When that happens, said Nigel Hunt, head of Cubaism Ltd, an Internet travel sales site, Europeans who currently make up about 40 percent of Cuba tourists may go elsewhere.

"If Cuba becomes Americanized, it would probably be less attractive to Europeans ... That's what makes Cuba interesting, modern American culture is not so pervasive here," he said.

The possible "Americanization" of Cuba is a selling point in Washington for lifting the travel ban. Supporters say the more Americans who visit the island, the more pressure there will be for an economic and political opening on the island.

While Cuba's leaders may fret over the prospect of large numbers of Americans arriving, ordinary people in Varadero who depend on tourism for a living seem much less worried.

"Not one person here has anything against the Americans," said hotel cook and taxi driver Jorge Mendives as he puffed on a cigarette outside the stately Mansion Xanadu hotel, built in the 1920's by U.S. millionaire Irenee du Pont de Nemours.

"Let them come to Varadero in their boats or whatever because for us the Americans mean one thing -- more money".

(Additional reporting by Nelson Acosta, Esteban Israel and Rosa Tania Valdes in Havana and Pascal Fletcher in Miami; Editing by Pascal Fletcher)

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Thursday, April 9, 2009

Conde Nast Traverler Takes a Look

Lift the Ban on Travel to Cuba?

by Barbara S. Peterson
Conde Nast Daily Traveler

April 02, 2009

Here's the latest stimulus package to come out of Washington: Take one formerly forbidden destination, mix in short, cheap flights and bargain beach resorts, and it's hello Havana, good-bye overpriced tourist traps. Today a phalanx of more than 120 House lawmakers joined a gaggle of two dozen like-minded senators to call for a full repeal of the 47-year-old ban on U.S. citizen travel to Cuba, the only country in the world our government expressly forbids us to visit. (Technically, it's a Treasury Department ban on spending money there--but it's the same thing).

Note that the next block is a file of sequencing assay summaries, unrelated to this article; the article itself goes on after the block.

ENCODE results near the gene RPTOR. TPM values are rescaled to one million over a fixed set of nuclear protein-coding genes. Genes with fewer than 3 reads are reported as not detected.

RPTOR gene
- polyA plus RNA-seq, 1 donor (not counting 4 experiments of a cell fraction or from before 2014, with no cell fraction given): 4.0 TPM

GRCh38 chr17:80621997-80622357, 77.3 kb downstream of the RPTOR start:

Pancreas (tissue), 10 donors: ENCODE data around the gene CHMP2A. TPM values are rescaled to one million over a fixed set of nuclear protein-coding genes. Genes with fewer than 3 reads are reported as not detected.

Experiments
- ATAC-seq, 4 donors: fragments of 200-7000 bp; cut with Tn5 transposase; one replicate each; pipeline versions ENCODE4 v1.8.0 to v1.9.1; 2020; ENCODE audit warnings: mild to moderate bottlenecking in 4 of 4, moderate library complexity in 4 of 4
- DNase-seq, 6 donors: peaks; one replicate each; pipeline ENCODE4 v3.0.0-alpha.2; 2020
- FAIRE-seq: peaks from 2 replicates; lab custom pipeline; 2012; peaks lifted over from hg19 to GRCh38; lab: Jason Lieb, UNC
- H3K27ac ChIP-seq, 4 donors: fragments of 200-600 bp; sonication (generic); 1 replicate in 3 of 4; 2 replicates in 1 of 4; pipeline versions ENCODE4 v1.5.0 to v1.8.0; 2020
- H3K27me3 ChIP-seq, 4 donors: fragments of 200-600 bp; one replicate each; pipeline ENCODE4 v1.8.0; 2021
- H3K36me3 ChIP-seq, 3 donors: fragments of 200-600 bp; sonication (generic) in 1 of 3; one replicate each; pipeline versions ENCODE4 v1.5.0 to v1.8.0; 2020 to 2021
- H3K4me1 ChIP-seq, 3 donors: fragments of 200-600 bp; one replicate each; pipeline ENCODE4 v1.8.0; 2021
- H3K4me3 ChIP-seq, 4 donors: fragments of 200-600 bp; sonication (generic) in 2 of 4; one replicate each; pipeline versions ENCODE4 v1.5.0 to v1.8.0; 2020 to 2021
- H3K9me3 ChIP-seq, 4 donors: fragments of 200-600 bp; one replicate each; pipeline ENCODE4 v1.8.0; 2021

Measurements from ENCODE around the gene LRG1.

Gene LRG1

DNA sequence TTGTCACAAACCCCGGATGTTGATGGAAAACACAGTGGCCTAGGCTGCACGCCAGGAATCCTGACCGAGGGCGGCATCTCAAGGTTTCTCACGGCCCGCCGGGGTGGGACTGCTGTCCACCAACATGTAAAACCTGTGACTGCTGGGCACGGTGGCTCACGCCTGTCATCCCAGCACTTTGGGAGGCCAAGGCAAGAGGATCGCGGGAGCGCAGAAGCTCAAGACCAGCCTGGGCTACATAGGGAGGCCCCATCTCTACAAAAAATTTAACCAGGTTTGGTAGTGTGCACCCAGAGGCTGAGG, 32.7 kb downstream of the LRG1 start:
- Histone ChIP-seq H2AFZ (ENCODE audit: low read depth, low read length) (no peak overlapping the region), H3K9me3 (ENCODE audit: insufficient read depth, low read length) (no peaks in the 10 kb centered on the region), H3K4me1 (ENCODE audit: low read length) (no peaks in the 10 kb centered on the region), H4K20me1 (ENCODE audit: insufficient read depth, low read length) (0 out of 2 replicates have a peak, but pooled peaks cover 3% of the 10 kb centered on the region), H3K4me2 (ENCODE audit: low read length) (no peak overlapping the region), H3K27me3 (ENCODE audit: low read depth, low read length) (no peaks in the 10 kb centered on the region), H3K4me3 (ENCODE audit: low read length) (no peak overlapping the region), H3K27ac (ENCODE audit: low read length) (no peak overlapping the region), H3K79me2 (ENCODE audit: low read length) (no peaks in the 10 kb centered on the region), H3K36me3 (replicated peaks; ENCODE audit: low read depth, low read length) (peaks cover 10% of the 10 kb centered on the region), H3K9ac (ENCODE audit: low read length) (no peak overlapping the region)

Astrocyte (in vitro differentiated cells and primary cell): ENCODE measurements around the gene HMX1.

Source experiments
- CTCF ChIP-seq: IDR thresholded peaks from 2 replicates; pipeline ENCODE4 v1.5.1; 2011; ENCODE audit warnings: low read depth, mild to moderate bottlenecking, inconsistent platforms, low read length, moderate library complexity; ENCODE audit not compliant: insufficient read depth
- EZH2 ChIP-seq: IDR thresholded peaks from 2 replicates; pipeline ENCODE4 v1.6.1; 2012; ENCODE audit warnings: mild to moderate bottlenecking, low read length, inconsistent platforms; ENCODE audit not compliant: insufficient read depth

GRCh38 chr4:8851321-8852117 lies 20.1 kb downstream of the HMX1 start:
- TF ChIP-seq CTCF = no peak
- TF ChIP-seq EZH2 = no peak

So it's exciting to hear reports out of Havana that U.S. airlines are already in "regular and direct contact," as one source put it, with Cuban travel industry officials about resuming direct air links between the countries.

Calls in to several major lines, including American and Continental, were not returned, but a spokeswoman for the airlines' lobbying group, the Air Transport Association, said the group "will be watching this development with great interest." That's an understatement. While cruise lines could certainly step in to fill demand in the immediate future, airlines will have to compete to get permission from the Transportation Department to fly to a new country, and typically such deals include reciprocity for the flag airline of the other country. Cubana, with its clapped-out Soviet-era planes, isn't exactly going to give our beleaguered airlines much competition.